Climate skeptic pundits like James Delingpole are predictably  delighted with Yeo "recanting". But Yeo says he is "mystified" by the story. He counters that he hasn't changed his views, and believes the scientific consensus is stronger than ever before. 

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    Newslinks - 30th May • Warming causes, 'cheap' coal & new ways of using nuclear

    • 30 May 2013, 09:15
    • Carbon Brief staff

    Tim Yeo: humans may not be to blame for global warming
    The Telegraph and Independent quote energy and climate change committee chair Tim Yeo as saying both humans and natural variability are responsible for climate change. The Telegraph has the audio of his speech.
    Telegraph 

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    Cheap coal 'threatens UK pollution targets'
    The chair of the Environment Agency says the coal price is so low it threatens government efforts to tackle climate change. The Daily Mail is concerned consumers are being hit by the accompanying emissions rise, rather than companies which are responsible.
    BBC News

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    Are renewables subsidies on their way out?

    • 29 May 2013, 15:00
    • Ros Donald

    M J Richardson

    Declining government support and price competition are forcing the renewables industry off subsidies, according to a new report. 

    Ernst & Young's  Renewable Energy Country Attractiveness Index, out today, ranks the attractiveness of countries around the world to investors in renewable energy.  

    In the 10 years since the firm first started its country-by-country analysis, it says the investment and deployment landscape for the renewables industry looks "almost unrecognisable". While financial incentives were one of the top measures of attractiveness a few years ago, more mainstream factors like countries' wider economic stability and renewables' cost competitiveness alongside other energy sources in the market are now more influential factors in deciding the ranking.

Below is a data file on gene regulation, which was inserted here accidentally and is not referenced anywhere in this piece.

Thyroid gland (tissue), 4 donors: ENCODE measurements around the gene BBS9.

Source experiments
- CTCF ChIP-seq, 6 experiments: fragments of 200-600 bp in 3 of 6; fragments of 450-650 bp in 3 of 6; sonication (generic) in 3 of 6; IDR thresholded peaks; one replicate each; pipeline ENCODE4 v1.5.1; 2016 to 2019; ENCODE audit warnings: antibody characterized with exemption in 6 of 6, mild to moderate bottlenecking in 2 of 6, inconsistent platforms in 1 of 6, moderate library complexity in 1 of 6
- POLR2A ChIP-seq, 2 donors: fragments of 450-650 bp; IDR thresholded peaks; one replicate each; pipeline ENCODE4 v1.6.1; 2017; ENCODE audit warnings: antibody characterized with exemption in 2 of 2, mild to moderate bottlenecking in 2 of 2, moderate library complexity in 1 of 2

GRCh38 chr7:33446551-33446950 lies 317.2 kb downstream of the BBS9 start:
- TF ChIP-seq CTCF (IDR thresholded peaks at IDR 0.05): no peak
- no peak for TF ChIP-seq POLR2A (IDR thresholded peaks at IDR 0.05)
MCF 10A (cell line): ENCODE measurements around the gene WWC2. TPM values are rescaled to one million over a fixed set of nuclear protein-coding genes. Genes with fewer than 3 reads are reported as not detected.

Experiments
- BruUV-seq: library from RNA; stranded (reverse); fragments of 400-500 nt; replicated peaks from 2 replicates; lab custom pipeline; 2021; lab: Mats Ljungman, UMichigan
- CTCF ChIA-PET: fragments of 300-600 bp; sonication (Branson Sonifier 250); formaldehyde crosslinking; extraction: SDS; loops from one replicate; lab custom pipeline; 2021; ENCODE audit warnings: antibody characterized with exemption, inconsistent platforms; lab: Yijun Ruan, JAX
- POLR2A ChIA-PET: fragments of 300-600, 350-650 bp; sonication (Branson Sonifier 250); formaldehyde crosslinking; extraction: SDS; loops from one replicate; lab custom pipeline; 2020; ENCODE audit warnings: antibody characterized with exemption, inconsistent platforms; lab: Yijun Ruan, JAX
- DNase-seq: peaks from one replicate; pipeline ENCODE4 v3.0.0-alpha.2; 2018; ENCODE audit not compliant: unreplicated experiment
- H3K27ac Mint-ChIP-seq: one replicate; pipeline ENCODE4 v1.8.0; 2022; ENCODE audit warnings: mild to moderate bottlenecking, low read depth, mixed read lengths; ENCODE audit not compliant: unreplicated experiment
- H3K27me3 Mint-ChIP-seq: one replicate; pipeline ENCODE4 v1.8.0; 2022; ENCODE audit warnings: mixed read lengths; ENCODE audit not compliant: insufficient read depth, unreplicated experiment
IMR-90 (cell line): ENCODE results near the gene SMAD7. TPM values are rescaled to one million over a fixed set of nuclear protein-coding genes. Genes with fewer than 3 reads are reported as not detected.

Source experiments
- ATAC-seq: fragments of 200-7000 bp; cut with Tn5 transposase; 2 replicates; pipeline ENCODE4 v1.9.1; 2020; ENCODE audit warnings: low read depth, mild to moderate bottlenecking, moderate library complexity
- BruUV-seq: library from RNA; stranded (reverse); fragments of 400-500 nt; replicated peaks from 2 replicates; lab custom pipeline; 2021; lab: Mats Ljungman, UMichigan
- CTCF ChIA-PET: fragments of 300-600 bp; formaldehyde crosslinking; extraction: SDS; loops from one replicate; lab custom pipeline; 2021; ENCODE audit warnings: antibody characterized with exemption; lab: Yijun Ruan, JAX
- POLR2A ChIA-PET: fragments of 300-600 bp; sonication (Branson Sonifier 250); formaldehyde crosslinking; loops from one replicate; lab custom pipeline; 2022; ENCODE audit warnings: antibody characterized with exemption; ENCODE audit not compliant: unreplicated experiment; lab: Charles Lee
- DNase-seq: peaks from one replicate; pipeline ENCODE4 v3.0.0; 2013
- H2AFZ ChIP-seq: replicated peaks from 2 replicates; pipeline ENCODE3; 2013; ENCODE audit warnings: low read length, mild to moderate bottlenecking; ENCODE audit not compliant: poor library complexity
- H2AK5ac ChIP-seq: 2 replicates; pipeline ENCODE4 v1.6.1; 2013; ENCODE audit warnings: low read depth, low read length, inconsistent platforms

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    UK emissions rise while most of Europe's fall

    • 29 May 2013, 15:00
    • Mat Hope

    UK energy sector emissions rose in 2012 in contrast with the majority of other EU countries, new data shows. The news comes as MPs in the UK get ready for the latest round of debates over the forthcoming energy bill, with key questions still looming over how the government will secure a low carbon future.

    Bucking the trend

    New  European Commission data shows emissions fell by two per cent across the EU, with 23 countries reducing their emissions. But of the five largest economies, two - Germany and the UK - saw emissions increase.

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    Strong call for emissions reductions in Mail on Sunday

    • 29 May 2013, 12:00
    • Robin Webster

    Dramatic regulatory intervention is needed to bring down emissions of carbon dioxide and prevent dangerous climate change, argues a prominent climate scientist in the Mail on Sunday. It's perhaps not the message you'd expect to be featured in the newspaper. So what does the piece mean?

    Professor Myles Allen, head of climate dynamics at Oxford University, is part of the team behind a  recent study that suggests rising levels of carbon dioxide could lead to slower atmospheric warming than previously thought. But he still thinks that the world needs to take action to tackle climate change. In an article in the  Mail on Sunday, he writes: 

    "[Slower atmospheric warming] may mean we can afford to reduce carbon dioxide emissions slightly slower than everyone feared - but as almost everyone agrees, they still have to come down".

    With global emissions still rising, Allen argues that radical action is required. But instead of setting targets for emissions reduction, energy efficiency and renewables, governments should make it compulsory for companies burning fossil fuels to capture and bury the associated carbon emissions.  

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    Newslinks - 29th May • Temperature rise, the carbon price & wind power potential

    • 29 May 2013, 09:15
    • Carbon Brief staff

    Scientists narrow global warming range
    A new paper published in Nature Climate Change finds that temperature rise of more than 6 degrees warming by 2100 is now unlikely but it is very likely that temperature rise will exceeed 2 degrees for business-as-usual emissions.
    Eurekalert 

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    EU seeks 2014 deadline for nations' greenhouse gas plans
    The European Union has said all countries should sketch out national commitments for limiting rising world greenhouse gases beyond 2020 by the end of 2014 in order to revitalise the international climate negotiations.
    Reuters